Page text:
Cocoa brown 1950s nylon (chiffon) scarf: eBay
Brown and white cameo earrings: Handmade by me
Mint green 1980s does 1940s dress: Veronica Vintage
Vintage (c. 1960s) metal and brown glass brooch: likely thrifted or from a yard sale (had for years)
1950s white gloves: Gift from a dear vintage loving friend ♥
Brown faux leather handbag: eBay
Nude seamed nude stockings: eBay
Brown 1940s style pumps: Consignment store
Lip colour: Clinique Raspberry Glace
Photography by Tony Cangiano
♥ ♥ ♥
Though I wear vintage and vintage appropriate styles far more often than not, I've always adored fashion general and it might surprise some to know that I read a number of modern fashion magazines and follow current trends relatively closely (though not since my early high school years have I felt the slightest inclination to keep up with them when it came to my own wardrobe). As such, last autumn, when design houses from Dior to Sonia Rykiel sent a bevy of pastels down the runway for fall 2013, I sat back, entirely unswayed, made a few "hmmm" noises to myself, and felt a bit like someone had tried to pull the wool over my eyes and convince me that Halloween was in fact Easter.
While a palette as soft and appealing a newly hatched chick's feathers might work well for those who celebrate fall south of the equator, where our autumn is their spring, for those above it, the idea of pastels for this dark, subtly brooding, wildly majestic season felt woefully out of place, and to my mind at least, quite frankly contrived.
There are certainly times when a whisper of a pastel shade can work well for fall - say a cream, flax, or pale peach alongside darker hues of the season such as rust, saffron or eggplant, but in general pastels are in their true element not when the leaves are tumbling to the ground, but when they're springing to life again, the weather is finally heating up, and the prospect of summer looms on the horizon.
Pastels are to the colour world as candy is the culinary one, and just as a bowl full of saltwater taffy would be a rather strange meal to have for dinner, instead of the usual savoury entree you were expecting, so too did it feel like someone had served us up a big, fat sartorial helping of something that was best left until after the heavy, filling players had their natural turn.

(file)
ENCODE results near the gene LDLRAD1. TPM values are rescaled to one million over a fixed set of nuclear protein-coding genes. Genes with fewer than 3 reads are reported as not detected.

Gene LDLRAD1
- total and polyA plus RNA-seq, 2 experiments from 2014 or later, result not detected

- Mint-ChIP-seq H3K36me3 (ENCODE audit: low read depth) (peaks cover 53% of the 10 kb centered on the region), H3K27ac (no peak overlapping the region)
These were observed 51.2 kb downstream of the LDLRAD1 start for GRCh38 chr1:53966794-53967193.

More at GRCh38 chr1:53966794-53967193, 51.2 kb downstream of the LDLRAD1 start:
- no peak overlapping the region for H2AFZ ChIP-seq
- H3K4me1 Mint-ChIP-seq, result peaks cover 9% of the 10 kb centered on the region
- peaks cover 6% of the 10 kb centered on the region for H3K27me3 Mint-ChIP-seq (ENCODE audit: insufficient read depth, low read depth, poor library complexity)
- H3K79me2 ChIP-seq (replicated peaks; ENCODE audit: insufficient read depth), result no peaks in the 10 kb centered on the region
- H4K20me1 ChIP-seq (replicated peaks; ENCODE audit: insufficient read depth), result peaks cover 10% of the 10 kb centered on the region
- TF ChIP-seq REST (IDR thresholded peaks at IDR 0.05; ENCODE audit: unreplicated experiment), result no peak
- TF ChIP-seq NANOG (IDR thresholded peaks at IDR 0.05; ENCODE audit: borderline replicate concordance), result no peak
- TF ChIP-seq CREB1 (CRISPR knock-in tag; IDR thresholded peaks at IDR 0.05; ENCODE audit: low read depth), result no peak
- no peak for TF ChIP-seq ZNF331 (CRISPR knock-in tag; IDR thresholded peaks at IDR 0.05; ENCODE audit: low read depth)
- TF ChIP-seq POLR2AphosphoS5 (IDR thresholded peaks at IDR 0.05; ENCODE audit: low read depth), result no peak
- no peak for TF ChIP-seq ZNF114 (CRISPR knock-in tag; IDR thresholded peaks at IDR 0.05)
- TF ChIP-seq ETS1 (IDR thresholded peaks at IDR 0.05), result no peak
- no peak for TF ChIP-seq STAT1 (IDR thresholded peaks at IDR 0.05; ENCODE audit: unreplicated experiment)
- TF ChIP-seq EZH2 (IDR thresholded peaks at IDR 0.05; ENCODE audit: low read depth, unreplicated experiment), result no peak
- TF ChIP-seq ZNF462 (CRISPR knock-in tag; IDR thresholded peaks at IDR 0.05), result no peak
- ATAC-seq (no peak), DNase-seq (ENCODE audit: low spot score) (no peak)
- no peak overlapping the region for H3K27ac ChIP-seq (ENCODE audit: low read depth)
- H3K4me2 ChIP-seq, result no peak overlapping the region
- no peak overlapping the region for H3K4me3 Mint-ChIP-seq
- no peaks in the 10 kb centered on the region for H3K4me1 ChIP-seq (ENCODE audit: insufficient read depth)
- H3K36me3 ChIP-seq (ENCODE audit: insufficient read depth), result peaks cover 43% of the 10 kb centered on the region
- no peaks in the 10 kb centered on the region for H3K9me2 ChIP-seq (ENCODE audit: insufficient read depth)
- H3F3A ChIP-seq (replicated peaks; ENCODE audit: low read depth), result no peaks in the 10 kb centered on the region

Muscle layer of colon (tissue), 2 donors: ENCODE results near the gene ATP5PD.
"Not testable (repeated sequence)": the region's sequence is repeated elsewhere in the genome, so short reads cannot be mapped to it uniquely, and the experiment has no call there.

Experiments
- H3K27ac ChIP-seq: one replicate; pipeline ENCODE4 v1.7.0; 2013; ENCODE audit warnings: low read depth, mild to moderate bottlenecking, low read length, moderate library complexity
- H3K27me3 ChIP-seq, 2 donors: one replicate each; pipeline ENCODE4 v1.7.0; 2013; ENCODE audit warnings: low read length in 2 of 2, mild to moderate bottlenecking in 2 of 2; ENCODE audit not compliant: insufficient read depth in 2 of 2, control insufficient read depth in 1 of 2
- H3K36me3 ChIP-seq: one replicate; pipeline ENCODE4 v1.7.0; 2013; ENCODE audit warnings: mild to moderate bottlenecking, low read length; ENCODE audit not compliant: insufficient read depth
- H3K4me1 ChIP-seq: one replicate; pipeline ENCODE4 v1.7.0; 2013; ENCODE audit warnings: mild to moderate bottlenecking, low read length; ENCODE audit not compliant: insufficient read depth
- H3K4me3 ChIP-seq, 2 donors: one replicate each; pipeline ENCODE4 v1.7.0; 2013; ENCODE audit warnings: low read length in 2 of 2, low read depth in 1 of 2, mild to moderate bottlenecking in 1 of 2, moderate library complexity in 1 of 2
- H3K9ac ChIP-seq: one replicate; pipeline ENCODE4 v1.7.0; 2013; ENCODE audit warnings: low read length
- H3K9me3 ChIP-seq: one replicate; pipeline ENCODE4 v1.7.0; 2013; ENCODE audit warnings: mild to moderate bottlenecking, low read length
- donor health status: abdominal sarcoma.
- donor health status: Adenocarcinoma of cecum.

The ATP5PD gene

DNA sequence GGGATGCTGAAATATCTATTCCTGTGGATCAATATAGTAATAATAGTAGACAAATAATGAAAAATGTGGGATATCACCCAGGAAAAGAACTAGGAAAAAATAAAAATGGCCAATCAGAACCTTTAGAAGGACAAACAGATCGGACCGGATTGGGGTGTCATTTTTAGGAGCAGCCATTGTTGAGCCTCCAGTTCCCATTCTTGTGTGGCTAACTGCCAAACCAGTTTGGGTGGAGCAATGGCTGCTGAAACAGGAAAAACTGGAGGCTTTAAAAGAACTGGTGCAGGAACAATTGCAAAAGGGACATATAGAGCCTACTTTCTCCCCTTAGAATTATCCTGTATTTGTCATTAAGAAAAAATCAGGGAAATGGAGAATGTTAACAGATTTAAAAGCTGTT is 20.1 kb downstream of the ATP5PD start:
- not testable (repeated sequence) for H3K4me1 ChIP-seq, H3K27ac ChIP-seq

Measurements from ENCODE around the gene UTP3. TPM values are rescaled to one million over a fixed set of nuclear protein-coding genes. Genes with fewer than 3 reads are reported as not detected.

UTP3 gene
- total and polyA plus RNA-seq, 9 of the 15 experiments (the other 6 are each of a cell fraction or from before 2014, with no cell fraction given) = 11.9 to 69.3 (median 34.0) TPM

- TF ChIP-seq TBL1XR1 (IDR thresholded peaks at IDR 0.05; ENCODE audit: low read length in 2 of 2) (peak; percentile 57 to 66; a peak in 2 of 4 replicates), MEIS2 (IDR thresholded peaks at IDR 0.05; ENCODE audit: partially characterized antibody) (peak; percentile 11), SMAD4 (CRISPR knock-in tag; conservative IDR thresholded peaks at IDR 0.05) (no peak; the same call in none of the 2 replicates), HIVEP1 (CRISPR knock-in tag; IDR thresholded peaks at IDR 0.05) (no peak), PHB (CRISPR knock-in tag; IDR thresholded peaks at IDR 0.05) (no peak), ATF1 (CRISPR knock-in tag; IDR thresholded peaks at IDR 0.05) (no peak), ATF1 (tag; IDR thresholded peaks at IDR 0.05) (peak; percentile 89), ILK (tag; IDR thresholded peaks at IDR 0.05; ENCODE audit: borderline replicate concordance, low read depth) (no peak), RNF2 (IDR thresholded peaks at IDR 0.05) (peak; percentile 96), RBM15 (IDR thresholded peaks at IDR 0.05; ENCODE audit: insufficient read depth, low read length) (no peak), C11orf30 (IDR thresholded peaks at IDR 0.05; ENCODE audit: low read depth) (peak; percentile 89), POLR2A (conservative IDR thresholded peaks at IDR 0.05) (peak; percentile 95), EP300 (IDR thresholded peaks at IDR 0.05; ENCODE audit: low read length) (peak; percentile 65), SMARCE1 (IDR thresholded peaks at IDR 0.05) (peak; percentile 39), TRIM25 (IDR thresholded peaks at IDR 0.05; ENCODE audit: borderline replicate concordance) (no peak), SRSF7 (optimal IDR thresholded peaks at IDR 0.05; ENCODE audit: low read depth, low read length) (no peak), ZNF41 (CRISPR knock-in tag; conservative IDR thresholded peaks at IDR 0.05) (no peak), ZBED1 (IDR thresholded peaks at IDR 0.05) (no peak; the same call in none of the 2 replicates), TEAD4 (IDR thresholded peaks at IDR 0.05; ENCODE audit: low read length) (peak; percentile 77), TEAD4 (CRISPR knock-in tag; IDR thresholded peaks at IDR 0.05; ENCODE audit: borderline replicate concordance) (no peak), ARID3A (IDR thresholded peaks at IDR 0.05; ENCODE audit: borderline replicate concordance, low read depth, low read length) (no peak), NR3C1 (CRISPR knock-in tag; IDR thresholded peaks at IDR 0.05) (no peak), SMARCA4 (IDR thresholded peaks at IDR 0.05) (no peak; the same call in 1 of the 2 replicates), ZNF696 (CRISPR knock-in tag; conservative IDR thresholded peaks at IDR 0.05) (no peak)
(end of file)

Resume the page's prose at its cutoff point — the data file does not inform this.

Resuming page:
I didn't even contemplate busting out my vintage pastels last autumn, as cocoon coats in shades of fairy floss pink and pants suit in what suddenly felt like almost cloying shades of lilac and lavender parading across the pages of Elle, Vogue, In Style, and no doubt myriad other fashion publications. No, my soft and gentle hues, colours that are to the eyes what a a kitten's paw pad is to the touch, remained firmly entrenched in the warm weather half of my closet and thus they remained until April hit.
Then, like the world itself springing back to life, they rubbed the proverbial sleep from their eyes and little by little, bit by bit, began to appear in my wardrobe once more until they reached their zenith in the form of this sweetly fun chocolate mint inspired ensemble.
I purchased this dress in early 2013 from the Etsy shop of fellow vintage gal Holly, who many of you may know from her great blog (of the same moniker as her shop), Veronica Vintage, and it is making its blog debut here nearly a year and a half later. Though I'd worn it before, it wasn't until I partnered it with hints of dark, warm brown via my accessories that I felt like I'd really hit upon the outfit I wanted to photograph it as part of.
Large doses of pastel colours, regardless of the season, can be tricky to pull off, especially after the age of about ten years old. I love them in principle, but find I usually need to temper their mild mannered nature with undertones of darker, moodier - one might say - hues, in this case shades of brown so yummy they look as though they might have been plucked straight from a chocolate factory.
I've worn this exact outfit three times lately, including once to an antiques auction and again on the day when these photos were taken at Gyro Park here in Penticton, and love it more each time it's sported. Perhaps that’s because I know, without a shadow of a doubt, that this not the kind of outfit I would bust out, unless circumstances (for whatever reason) strongly dictated doing so, after Labour Day. White? Yes, that old wardrobe rule chestnut I'll happily disobey, but pastels are to go into hibernation the moment the first pumpkins hit the farmers market stands.
Just as one wouldn't (likely!) wear a snowsuit to the beach in June, or eat Christmas dinner on a random Thursday in August, so too are there certain colours that are best left in their respective seasons - at least in generous helpings. Much as this outfit would raise many an eyebrow if worn in April, so too should we as a collective whole embrace the fact that pastels are for spring first and foremost, with their wearing continuing on into summer, but fading out of our daily attire like the chlorophyll in the leaves come the first whisper of fall.
Some hues are universal, great from the first to the last day of the year, but others suit specific times of the year best and no matter how much the fashion tribes and powers that be may try to convince the general public otherwise, there's absolutely nothing wrong with that. I love knowing that I have the wearing of pastels to look forward to as soon as the last mighty snowman of winter has helped the grass turn verdant once more. This is a natural order to the seasons and to the wearing of colours, and sometimes its wisest to leave well enough alone and savour the best of each one's palette in the moment.